You may know Carolyn Cope as Umami Girl. She stops by on Tuesdays with ideas on preparing fruits and vegetables. —The Mgmt.
Hi there. Can you hear us OK? Alright, great. Wow, big crowd, this is really amazing. A little overwhelming still, to be honest, for a bunch of guys from West Virginia. It's funny, it's been quite a few years now since the phone started ringing off the hook, but seriously, we still wake up every morning as surprised by all this as some of you seem to be. Happy, sure, but still surprised. Honored, really.
So people always ask us, "What's your secret?" They ask our parents, really, most of all. What did you feed these guys, growing up? Did you put them in Montessori school? What do you consider the best parenting blogs? Oh, and my favorite: extended breastfeeding? What the heck is that, anyway?
Sorry, excuse my French. It's just that people seem to think we asked for this kind of success, that maybe Dad is some kind of Joe Simpson agent-guy or what have you. Dad is a retired coal miner, for the record. He's a great guy, but he doesn't know Milk Bar from Ssäm Bar, I'll tell you that. I don't recommend tossing the word Momofuku into your next conversation with him unless you'd like go home with a broken nose, like that other guy who asked about extended breastfeeding. Heh.
Nope, we really didn't gun for this whole limelight situation. Which is not to say that we aren't enjoying ourselves. We'd like to think our personalities have something to do with all this love you folks have shown us. Complex yet accessible? Does that make sense? And sure, we learned early on from the likes of Jon and Kate that there is such a thing as putting too much of yourselves out there, and also such a thing as making yourselves scarce. Definitely that's a part of it.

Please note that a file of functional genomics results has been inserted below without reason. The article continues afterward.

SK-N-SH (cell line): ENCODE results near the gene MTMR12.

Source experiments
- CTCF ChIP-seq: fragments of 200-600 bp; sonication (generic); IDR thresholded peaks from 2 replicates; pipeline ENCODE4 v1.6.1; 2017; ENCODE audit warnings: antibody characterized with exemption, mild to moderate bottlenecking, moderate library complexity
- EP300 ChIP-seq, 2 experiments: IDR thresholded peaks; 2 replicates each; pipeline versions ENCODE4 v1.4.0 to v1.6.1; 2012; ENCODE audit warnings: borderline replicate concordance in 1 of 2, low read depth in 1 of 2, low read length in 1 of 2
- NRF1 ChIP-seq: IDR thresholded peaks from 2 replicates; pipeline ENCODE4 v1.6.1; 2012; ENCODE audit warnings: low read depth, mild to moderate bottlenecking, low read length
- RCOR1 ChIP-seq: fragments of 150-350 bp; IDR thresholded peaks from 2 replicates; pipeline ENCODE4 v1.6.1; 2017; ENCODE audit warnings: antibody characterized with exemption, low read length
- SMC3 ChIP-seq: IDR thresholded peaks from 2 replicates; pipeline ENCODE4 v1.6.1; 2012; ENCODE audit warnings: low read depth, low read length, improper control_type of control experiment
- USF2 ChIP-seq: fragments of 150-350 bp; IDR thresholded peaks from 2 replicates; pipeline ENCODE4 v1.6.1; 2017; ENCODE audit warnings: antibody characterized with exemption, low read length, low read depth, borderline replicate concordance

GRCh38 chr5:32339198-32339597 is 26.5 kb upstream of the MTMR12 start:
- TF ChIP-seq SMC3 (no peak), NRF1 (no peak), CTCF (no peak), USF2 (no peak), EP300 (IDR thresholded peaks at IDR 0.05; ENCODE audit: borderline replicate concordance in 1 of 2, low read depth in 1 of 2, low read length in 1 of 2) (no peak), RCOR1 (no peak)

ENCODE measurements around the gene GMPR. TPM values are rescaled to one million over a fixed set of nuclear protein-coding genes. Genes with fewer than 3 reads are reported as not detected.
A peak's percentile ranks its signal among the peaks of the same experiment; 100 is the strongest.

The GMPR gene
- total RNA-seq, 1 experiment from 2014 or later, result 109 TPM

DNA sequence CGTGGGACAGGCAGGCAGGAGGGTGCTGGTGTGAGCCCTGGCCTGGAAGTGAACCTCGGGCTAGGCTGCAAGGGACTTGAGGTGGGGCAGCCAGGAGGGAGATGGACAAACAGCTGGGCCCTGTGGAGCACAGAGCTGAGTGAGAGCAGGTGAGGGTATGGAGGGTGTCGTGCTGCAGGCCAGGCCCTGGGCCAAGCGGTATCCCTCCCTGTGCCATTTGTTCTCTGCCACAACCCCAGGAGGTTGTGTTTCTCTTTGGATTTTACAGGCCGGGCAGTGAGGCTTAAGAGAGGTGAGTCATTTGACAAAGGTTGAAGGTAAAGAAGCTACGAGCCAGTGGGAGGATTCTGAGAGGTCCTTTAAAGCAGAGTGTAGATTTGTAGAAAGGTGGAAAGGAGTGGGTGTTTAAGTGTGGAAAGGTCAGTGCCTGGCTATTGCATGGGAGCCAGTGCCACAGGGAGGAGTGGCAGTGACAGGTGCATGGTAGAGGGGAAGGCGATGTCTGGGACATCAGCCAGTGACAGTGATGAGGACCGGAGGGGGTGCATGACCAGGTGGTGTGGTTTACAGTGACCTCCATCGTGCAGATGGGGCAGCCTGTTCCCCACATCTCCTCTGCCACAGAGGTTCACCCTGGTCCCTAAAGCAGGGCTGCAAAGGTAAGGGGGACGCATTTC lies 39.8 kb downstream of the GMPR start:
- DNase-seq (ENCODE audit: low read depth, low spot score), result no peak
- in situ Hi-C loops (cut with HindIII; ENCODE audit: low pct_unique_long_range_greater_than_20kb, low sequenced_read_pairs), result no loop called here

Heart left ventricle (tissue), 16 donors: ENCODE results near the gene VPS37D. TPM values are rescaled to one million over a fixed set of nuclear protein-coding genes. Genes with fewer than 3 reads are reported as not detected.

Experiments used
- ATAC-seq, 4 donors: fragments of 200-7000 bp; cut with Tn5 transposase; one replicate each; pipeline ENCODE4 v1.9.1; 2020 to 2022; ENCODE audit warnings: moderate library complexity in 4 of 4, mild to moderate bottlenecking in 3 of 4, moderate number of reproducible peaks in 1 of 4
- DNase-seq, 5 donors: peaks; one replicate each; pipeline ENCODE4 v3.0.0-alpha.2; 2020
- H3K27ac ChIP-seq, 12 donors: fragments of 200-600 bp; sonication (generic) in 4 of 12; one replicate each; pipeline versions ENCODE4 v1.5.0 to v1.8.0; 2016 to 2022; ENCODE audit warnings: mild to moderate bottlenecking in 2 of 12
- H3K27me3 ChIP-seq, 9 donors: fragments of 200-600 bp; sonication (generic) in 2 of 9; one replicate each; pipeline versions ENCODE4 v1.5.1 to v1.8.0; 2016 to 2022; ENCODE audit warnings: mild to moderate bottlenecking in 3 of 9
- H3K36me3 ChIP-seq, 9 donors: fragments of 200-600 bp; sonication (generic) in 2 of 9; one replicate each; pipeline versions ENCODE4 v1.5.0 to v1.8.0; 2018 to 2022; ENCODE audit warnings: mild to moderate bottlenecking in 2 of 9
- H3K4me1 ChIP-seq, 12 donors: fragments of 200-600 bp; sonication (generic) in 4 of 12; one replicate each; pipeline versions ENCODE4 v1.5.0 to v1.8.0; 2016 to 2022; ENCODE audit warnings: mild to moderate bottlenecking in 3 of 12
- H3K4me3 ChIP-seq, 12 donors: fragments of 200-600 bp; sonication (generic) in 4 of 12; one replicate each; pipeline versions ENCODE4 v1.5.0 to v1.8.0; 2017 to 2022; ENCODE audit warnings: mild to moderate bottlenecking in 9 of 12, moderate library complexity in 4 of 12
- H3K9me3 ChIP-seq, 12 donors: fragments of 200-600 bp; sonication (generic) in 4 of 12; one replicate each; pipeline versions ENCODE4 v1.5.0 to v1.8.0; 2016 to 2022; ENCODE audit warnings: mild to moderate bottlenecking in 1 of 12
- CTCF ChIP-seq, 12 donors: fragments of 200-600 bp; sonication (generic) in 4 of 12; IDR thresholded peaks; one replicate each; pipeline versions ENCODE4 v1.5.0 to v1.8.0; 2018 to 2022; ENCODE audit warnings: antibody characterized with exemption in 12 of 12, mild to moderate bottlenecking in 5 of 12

Alright, speaking of which, the season is about to end, so we've got to get rolling. Sorry we don't even have time to take questions. But we'll leave you with a pasta recipe we think you'll like. Not to bludgeon you over the head with it or anything, but we think this dish will show you that we can play nice with others, like cured pork and aged cheese. We don't always need to be headliners. This level of fame may be a bit of a mystery—who couldn't you say that about, really--but we've got a lot to offer, too. Thanks for coming, and have a great year!
Farfalle with Ramps, Spinach, and Sopressata
- 1 pound farfalle pasta
- 1 tablespoon olive oil
- 2 bunches (about 20, total) ramps, roots removed but otherwise left whole
- 4 big handfuls spinach
- 4 ounces sopressata, 1/4-inch dice
- 2 tablespoons best-quality extra-virgin olive oil
- 2 ounces Parmigiano-Reggiano cheese, shredded on the big holes of a box grater (or use a vegetable peeler)
- Salt and pepper
Boil the pasta in well-salted water according to package directions.
While the pasta is cooking, heat the 1 tablespoon olive oil over medium heat in a medium Dutch oven or other wide pan with a heavy bottom. Add the ramps along with a pinch of salt and cook, stirring occasionally, for two minutes. Add the spinach and cook, stirring occasionally, until just barely wilted. Add the sopressata and cook, again stirring occasionally, two minutes more.
Drain the pasta and add it to the Dutch oven along with the 2 tablespoons extra-virgin olive oil, the Parmigiano cheese, and salt and pepper to taste. Toss to combine, spoon into bowls, and serve hot.